This report provides information commonly used in waiting line models: inventory (pending petitions in the system), arrival rate (petitions received) and flow rate (approved + denied petitions, aka completion rate or throughput).  For an example of how to use this data to make predictions with a simple waiting line model, see the Prediction tab of my I-526 times spreadsheet.

Further Discussion

My post EB-5 Timing Issues and Visa Wait: Process and Data discusses the process and wait time between I-526 filing and conditional permanent residence.

Here is a nice post reviewing options for investors with long-pending petitions: Options for EB-5 Investors When Form I-526 Petitions Are Pending Too Long (June 8, 2016) by Joseph M. Barnett, Esq.    If it comes to a mandamus complaint, here are examples: www.slideshare.net/BigJoe5/tag/mandamus

In the past, EB-5 investor readers have used the comments section of this blog to trade experience with processing dates, and I got a request to open up a discussion forum instead to facilitate this exchange. So I have set up http://eb5.freeforums.net/ as a platform for investors to share experience with and questions about EB-5 petition processing.

About Suzanne (www.lucidtext.com)
Suzanne Lazicki is a business plan writer, EB-5 expert, and founder of Lucid Professional Writing.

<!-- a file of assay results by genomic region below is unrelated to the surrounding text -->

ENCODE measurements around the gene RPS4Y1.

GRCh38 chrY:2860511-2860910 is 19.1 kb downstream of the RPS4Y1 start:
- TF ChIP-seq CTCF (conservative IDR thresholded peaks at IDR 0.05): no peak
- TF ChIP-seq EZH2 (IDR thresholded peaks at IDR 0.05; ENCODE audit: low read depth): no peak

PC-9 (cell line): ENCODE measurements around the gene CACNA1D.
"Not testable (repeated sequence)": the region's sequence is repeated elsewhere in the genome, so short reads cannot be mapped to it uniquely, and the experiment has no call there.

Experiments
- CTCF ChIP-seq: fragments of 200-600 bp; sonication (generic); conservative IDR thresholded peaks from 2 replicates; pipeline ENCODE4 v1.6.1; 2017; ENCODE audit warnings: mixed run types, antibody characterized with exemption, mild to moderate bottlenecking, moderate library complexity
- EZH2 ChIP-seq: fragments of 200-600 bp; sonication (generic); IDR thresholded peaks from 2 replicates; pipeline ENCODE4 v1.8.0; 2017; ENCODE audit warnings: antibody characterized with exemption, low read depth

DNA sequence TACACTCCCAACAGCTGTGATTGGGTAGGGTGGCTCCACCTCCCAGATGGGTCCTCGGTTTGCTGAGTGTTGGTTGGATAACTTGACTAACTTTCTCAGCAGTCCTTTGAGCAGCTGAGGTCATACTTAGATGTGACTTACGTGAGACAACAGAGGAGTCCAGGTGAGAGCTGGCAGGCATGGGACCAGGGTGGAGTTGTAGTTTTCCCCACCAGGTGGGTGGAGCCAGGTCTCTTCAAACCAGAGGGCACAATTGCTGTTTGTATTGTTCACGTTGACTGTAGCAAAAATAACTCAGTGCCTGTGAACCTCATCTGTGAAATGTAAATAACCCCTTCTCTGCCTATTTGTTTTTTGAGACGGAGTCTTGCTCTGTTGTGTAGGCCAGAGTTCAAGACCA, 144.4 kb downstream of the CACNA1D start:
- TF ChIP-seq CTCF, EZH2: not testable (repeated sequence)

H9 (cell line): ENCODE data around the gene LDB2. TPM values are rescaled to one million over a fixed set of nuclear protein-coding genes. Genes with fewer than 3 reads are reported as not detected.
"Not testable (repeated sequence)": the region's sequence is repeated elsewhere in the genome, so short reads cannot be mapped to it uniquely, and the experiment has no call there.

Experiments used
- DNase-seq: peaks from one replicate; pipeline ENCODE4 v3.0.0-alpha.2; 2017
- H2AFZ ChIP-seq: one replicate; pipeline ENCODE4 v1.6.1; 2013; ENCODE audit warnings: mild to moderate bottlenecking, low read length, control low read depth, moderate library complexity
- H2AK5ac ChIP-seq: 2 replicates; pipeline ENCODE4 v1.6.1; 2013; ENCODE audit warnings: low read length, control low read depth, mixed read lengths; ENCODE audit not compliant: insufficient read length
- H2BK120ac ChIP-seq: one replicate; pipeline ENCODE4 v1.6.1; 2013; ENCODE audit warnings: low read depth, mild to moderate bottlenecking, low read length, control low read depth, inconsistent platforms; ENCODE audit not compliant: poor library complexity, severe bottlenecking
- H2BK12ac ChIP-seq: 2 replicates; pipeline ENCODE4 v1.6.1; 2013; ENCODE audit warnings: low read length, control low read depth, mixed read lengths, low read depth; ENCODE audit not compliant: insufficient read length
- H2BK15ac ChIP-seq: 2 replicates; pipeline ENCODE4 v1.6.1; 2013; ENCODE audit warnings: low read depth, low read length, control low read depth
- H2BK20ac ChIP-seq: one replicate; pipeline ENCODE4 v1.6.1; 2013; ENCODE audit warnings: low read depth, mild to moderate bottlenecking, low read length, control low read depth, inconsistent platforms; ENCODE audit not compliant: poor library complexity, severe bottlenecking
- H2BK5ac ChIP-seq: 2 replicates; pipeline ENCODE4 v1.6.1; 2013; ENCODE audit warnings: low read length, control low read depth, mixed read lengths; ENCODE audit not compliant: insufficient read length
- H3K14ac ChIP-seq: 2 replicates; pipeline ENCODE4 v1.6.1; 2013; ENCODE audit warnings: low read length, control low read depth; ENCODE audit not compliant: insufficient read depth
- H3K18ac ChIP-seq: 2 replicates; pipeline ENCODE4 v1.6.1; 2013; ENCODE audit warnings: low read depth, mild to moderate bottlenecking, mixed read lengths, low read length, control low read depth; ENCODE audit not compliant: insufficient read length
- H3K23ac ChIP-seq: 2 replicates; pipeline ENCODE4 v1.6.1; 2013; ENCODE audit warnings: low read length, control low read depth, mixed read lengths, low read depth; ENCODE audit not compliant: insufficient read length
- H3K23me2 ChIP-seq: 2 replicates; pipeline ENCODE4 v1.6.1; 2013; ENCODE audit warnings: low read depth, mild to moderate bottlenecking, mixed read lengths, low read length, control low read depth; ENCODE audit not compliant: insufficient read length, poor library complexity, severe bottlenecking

7 Responses to Understanding USCIS Processing Time Reports–Updated

  1. kobus says:

    I notice USCIS are now processing cases as of “July 28 2016” (https://egov.uscis.gov/cris/processingTimesDisplay.do) – up from Aug 7 2015 in just one quarter… I’m assuming thats a big mistake or they’ve been really busy over December.

  2. Lk Inz says:

    Kobus: it was not “over one quarter”, but actually over one *month*: as you mentioned, the change happened over December (the previous data, indicating the 2015 dates, was indicated as being from November 30th, 2016).

    Suzanne: as of right now, that suspicious, almost certainly wrong, dates are still showing there. I wonder if anyone has pointed that to USCIS and asked for clarification.

    • John Maxkrewl says:

      They are updated now but USCIS still messed up the I-526 dates. It should have been August 29, 2015 but they updated it as August 29, 2016.

      Although people might realize it is a mistake, petitions between September 2015 and July2016 should just follow up with USCIS asking for an update on their case as it is past the processing timeline 😉 LOL

      • LK Inz says:

        John: as of Feb 29th, they just updated the page again to reflect a more believable date, which as you pointed is August 29, 2015. Took them 3 times to come up with that! This situation got me wondering how reliable any data they publish actually is… I guess not very much.

      • Andy says:

        Curiously, as per screenshot above, in Nov ’16, they were processing I-829 cases as of Oct 7 2014…and as per latest update, they are now (Feb 28 ’17) processing cases as at Oct 1 2014??

        How/why this retrograde happening?

      • I assume it’s a correction upon realizing that previous reports were over-optimistic. The calculations are a mystery, but we’ve seen the retrogression happen in several reports over the past few years.